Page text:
Who Will Pay?

Knowledge@Wharton has published an article listing several options for news business models.  There’s nothing new here, but it does offer a summary of 5 options:

  • The Philanthropic Route – “…in Minneapolis, San Diego and a number of other cities, laid-off newspaper staffers have turned to charitable sources to underwrite
    reporting for new online ventures.”

  • The Niche Route – “Waldfogel predicts the online news market will eventually look like the politically polarized newspaper market of a century ago, before
    monopoly status encouraged most publications to seek middle ground.”

  • The Pay Route – “The key is a degree of specialization, whether by locality or by
    subject matter, that the traditional general-interest paper didn’t
    deliver.”

  • The Participation Route – “‘Newshounds are looking for interactivity,’ [Hrebiniak] says. ‘Whatever gives him or her a chance to say something, to have an opinion, even if 90% of it is self-serving, it works.'”

  • The Commercial Route – “Imagine a New York Times book review with a link to Amazon.”

While the “answer,” of course, will not be just one of these, there is one option that is rarely mentioned by the Newnews high priests – the pay route. We’re constantly told that information wants to be free, but then I want to be a professional baseball player (no, I’m not, but he is). The question is, Can it be free? With all of the speculation about the next newspaper to close and the next newspaper to go online only, perhaps we should wonder about the next newspaper to go pay online.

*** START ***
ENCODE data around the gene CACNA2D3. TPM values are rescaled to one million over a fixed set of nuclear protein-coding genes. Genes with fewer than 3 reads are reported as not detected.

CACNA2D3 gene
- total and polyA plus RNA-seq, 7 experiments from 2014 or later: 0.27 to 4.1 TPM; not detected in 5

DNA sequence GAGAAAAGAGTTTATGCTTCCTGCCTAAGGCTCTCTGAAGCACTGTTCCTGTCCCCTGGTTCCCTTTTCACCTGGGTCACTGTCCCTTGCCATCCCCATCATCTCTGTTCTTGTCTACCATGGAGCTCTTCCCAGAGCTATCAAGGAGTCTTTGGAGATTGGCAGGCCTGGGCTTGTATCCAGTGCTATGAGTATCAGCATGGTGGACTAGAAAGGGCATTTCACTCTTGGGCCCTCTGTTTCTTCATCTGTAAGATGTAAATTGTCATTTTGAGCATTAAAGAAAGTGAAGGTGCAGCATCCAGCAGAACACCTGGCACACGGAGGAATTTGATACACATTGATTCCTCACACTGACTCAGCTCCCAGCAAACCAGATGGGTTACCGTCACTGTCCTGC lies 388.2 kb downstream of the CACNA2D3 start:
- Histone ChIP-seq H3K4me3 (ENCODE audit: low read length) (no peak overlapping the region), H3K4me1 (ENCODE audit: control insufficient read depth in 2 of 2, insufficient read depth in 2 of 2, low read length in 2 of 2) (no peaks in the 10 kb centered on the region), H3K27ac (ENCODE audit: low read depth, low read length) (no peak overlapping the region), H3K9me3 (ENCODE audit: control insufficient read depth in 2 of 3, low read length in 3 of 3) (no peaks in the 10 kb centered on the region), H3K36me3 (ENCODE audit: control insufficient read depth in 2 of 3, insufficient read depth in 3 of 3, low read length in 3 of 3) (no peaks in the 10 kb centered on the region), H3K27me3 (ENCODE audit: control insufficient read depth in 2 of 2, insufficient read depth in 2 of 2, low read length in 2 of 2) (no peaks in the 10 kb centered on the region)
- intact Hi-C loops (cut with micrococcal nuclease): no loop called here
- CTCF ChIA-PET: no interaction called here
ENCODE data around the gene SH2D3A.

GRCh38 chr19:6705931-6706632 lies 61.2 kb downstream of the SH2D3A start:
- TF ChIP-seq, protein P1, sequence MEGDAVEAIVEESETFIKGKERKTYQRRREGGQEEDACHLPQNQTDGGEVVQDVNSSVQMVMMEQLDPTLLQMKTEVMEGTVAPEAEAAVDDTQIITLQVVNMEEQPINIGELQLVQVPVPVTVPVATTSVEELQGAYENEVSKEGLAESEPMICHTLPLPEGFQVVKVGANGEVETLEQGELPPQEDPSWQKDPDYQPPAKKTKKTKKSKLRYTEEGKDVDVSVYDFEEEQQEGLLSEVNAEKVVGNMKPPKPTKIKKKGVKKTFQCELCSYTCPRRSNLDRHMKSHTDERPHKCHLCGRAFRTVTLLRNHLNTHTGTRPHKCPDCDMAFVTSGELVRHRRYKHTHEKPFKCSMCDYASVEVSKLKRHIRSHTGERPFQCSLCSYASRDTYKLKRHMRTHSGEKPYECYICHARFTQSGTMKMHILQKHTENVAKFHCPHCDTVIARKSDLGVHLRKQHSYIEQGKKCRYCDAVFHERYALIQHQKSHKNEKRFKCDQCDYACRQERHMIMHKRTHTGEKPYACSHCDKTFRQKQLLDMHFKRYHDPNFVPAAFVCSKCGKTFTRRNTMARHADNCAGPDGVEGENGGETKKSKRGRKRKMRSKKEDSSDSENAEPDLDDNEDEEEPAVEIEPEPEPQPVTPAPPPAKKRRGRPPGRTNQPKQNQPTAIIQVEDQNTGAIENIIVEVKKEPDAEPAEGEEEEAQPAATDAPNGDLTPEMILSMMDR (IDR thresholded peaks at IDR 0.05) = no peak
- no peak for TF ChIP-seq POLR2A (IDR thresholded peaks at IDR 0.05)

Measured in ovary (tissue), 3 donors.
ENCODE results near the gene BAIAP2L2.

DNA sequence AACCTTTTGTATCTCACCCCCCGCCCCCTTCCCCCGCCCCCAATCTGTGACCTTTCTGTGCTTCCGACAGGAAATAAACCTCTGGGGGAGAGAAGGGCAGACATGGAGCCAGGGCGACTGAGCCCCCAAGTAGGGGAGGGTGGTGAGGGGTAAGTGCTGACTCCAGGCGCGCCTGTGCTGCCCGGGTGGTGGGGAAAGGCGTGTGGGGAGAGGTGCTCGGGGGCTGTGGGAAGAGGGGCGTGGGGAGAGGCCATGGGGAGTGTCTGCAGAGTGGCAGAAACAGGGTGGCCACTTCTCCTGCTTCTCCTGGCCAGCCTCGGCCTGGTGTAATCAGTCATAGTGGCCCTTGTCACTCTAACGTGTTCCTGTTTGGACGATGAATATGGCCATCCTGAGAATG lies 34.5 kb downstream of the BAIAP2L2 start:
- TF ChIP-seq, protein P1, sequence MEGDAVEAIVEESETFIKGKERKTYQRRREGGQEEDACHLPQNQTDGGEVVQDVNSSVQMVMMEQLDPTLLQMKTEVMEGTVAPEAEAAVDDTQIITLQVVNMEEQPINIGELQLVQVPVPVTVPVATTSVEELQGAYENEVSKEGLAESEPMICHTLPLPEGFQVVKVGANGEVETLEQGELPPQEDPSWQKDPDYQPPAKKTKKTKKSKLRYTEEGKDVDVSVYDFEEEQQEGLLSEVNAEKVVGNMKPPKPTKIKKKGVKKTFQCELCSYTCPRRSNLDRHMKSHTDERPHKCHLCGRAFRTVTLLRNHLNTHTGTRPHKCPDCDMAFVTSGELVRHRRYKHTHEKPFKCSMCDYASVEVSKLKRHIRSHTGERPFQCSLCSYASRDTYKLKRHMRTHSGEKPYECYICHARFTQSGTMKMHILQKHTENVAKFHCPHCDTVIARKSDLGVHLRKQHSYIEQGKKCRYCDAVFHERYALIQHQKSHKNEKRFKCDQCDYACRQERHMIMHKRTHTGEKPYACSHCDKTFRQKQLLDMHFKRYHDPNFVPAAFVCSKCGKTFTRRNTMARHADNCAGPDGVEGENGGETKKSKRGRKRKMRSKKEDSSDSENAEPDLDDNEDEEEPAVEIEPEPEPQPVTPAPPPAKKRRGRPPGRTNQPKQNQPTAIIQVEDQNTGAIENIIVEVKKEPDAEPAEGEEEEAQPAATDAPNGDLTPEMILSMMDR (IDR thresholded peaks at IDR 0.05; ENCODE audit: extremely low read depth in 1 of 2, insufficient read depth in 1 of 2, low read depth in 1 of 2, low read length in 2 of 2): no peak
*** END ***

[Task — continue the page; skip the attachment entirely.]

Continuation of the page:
Look, a loss of audience isn’t the news industry’s biggest problem right now, a loss of advertisers is.  An online reader isn’t worth as much to an advertiser as an offline reader (thanks in part to the early online advertising industry’s pitch of their product as direct response), meaning there is a serious question as to whether online advertising can ever support quality newsgathering and analysis. (Assumptions – print is going away and quality newsgathering and analysis doesn’t require as many people as it once did.) We’ve all read about how many page views are needed to make a profit, and yes, we have to get much more innovative about serving advertisers. But until that happens – what? The New York Times obviously feels (or felt) that pay wasn’t the way to go, but they are always a special case (global audience, lots of easily found national and global news, and the paid content was opinion). It would also be interesting to know if their thinking has changed at all.  It’s hard to imagine a pay site working, but is it harder to imagine than an ad site working?

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